Witt: Focus on local veterans memorial should be renewed
Published 10:58 am Tuesday, December 24, 2019
About eight years ago, the local Veterans Council undertook to erect a memorial to residents from Clark County who had given their lives during World War II and the Korean War.
It was then — and is now — odd that memorials exist here to commemorate the service of locals in World War I and Vietnam, but nothing for these other two conflicts which, combined, took more lives than the total from the two wars whose memorials stand on the courthouse lawn.
A design competition was held and a scheme selected.
From the beginning, progress was being shown. Several individuals and local companies stepped up to volunteer either services or materials for the memorial and memorials bricks were being sold to help finance construction.
These memorial bricks would contain the names of other veterans who did not give their lives in those conflicts, but who could be commemorated nevertheless by being a part of the memorial.
With a plan in hand, and commitments made to further construction, the next major hurdle was to find an appropriate location for the memorial.
While the courthouse square would be a fitting place for the memorial, there is insufficient room remaining there.
Some private property owners were approached in various locations around town, but nothing suitable has been found and no offers of land have been forthcoming.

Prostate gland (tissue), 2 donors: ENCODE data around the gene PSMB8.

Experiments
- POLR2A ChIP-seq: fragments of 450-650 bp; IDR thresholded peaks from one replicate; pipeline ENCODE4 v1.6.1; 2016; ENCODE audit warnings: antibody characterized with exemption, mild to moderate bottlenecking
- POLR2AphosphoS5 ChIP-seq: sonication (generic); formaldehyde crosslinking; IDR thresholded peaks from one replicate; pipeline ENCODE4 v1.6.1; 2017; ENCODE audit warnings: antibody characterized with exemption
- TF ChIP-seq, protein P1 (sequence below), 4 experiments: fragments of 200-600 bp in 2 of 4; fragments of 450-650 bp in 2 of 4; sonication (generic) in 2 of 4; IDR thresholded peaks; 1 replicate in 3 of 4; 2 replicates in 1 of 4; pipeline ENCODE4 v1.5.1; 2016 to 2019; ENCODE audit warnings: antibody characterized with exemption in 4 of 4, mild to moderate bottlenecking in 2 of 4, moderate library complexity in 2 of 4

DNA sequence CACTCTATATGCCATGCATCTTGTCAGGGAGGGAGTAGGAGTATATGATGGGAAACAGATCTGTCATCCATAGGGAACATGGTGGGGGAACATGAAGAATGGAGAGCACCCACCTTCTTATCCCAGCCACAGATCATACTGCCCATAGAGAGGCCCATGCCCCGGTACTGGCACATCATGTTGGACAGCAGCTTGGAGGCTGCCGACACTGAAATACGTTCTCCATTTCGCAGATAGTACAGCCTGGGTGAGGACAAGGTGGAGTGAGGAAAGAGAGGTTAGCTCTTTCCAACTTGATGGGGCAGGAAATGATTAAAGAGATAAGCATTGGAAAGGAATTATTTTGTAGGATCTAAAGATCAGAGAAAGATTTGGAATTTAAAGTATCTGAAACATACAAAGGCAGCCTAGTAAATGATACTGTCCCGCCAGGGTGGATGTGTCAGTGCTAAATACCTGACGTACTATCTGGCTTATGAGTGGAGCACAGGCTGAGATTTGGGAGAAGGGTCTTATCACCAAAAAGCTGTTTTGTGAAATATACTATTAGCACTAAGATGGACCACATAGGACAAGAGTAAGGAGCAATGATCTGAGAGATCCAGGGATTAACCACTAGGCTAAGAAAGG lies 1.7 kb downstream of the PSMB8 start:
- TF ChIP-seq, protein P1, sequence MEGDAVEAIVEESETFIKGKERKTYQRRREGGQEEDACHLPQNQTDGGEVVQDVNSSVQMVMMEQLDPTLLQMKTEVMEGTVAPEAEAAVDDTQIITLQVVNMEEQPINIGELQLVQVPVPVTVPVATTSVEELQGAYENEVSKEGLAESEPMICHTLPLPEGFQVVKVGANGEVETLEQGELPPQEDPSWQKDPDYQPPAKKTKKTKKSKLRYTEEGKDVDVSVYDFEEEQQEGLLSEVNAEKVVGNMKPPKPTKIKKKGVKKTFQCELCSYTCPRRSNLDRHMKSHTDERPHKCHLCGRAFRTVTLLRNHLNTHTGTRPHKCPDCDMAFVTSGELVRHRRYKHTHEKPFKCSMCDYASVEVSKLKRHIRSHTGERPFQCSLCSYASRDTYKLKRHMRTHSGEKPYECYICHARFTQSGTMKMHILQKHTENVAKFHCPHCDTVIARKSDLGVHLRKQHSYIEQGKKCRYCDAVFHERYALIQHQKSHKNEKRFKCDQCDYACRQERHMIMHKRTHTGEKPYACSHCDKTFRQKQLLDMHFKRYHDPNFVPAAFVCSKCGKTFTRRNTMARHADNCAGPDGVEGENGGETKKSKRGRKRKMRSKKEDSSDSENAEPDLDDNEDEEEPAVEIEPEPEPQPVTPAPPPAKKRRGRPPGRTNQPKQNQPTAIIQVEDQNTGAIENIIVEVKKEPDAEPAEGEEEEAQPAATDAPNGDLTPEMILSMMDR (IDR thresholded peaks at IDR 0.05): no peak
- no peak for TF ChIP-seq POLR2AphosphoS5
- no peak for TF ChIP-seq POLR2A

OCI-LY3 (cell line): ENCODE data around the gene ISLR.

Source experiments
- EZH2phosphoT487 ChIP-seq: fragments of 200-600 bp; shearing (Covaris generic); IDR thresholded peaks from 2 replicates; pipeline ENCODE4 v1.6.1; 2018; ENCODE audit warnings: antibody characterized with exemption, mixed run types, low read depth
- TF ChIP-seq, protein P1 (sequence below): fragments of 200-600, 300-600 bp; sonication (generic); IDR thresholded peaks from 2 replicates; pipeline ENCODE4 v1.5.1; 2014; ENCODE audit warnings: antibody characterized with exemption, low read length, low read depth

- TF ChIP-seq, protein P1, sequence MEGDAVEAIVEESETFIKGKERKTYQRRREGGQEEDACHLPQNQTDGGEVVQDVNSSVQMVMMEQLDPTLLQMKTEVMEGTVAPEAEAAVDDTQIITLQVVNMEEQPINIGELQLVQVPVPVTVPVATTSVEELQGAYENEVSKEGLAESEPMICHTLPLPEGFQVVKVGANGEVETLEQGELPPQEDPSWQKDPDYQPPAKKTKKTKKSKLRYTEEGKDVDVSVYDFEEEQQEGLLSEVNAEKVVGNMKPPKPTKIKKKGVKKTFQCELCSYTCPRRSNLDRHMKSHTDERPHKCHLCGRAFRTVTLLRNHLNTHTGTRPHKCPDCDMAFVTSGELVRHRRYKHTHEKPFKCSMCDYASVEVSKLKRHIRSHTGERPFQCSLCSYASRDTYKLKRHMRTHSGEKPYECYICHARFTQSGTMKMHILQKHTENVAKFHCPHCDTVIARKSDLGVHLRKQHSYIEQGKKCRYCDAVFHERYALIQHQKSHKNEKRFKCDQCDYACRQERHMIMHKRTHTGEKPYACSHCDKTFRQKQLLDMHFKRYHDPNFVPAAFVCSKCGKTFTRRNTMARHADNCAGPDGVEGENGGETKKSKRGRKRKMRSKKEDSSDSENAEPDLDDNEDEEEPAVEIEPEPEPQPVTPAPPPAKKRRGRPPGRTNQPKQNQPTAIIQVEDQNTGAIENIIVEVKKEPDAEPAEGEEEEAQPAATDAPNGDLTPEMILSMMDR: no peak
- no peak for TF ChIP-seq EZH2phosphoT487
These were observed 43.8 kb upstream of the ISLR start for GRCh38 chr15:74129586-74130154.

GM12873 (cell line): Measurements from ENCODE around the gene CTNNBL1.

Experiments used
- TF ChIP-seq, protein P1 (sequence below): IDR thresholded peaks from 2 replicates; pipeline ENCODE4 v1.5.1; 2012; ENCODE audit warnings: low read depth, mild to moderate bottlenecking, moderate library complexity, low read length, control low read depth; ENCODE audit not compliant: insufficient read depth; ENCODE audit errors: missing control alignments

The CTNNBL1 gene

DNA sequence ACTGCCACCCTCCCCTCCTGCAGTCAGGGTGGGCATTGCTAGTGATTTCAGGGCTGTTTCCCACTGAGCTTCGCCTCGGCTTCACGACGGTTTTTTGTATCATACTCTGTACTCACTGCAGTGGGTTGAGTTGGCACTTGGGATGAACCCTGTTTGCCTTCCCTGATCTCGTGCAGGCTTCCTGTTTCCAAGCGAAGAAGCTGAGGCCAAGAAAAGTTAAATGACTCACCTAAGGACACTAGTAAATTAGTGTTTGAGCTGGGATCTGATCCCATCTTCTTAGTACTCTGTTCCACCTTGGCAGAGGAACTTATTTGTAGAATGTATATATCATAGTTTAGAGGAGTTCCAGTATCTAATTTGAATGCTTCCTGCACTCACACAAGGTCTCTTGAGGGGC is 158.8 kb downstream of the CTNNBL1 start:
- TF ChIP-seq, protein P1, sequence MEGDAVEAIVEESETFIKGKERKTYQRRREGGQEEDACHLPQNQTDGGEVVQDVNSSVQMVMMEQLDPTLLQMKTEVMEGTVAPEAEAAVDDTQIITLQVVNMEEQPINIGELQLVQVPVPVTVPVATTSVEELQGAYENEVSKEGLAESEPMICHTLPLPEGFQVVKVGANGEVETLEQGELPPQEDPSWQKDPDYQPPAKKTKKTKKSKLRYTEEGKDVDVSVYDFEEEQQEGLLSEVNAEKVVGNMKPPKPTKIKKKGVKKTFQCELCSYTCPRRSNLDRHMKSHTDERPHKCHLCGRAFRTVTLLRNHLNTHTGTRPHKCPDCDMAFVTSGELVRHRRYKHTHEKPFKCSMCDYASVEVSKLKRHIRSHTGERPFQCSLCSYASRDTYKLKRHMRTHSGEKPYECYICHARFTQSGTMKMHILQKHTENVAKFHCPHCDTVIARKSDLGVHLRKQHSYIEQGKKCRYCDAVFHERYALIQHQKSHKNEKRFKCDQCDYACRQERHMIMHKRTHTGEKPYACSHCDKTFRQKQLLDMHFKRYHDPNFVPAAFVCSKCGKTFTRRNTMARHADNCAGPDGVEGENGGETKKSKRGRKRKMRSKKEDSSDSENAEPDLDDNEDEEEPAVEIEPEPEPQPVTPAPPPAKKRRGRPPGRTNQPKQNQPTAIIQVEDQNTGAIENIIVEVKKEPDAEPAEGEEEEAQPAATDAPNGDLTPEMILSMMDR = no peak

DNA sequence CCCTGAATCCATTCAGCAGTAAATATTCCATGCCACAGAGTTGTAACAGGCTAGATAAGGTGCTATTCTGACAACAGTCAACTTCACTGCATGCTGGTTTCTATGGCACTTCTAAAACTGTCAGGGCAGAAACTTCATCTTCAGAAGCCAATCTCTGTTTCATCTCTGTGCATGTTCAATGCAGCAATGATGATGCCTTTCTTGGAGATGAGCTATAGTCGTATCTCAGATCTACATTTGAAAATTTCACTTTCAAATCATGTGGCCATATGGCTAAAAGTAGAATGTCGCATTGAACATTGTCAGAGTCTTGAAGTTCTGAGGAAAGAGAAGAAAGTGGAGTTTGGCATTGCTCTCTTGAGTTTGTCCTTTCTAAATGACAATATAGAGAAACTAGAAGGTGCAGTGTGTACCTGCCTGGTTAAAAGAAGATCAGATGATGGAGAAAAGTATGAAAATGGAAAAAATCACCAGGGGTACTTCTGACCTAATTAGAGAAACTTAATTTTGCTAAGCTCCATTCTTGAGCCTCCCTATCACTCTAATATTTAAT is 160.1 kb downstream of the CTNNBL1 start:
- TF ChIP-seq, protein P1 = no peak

For a time, it appeared the southeast corner of Lexington Avenue and Maple Street would be available. A long-term, minimum cost agreement was performed between Kentucky Bank and the City of Winchester with the purpose of building the memorial there.
Unfortunately, the bank had to withdraw from the agreement as the site was being sought by CVS pharmacy for its new facility.
Now, after this period of time, the Veterans Council is still searching for an appropriate site on which to locate the memorial, one that would be easily accessible, near a major thoroughfare with the potential of having adequate parking nearby.
Ideally, the site should be sufficiently remote from a high traffic roadway so occasional events could be held there without interference from the sounds of traffic.
During the eight years this effort has been ongoing, many local World War II and Korean War veterans have passed away.
Those who survived World War II are now mostly in their 90s and Korean War veterans are close behind as only five years separated the two conflicts.
While those who will be commemorated in the memorial are not here to appreciate the reverence the memorial seeks to bestow on them, it is regrettable many of those who managed to return home from those long-ago conflicts will not live to see its completion as the rate of deaths among these veterans Is accelerating.
The Honor Flights which yearly take our aging veterans to Washington to see the vast array of memorials there extolling their sacrifices are deeply appreciated and serve to let these deserving individuals know their sacrifices are noted.
It is little to ask for a renewed commitment here to recognize their service, to pay a small tribute to what they accomplished, to what they survived.
It is little to ask this memorial be completed before there are none of those veterans left to acknowledge it.
Chuck Witt is a retired architect and a lifelong resident of Winchester. He can be reached at firstname.lastname@example.org.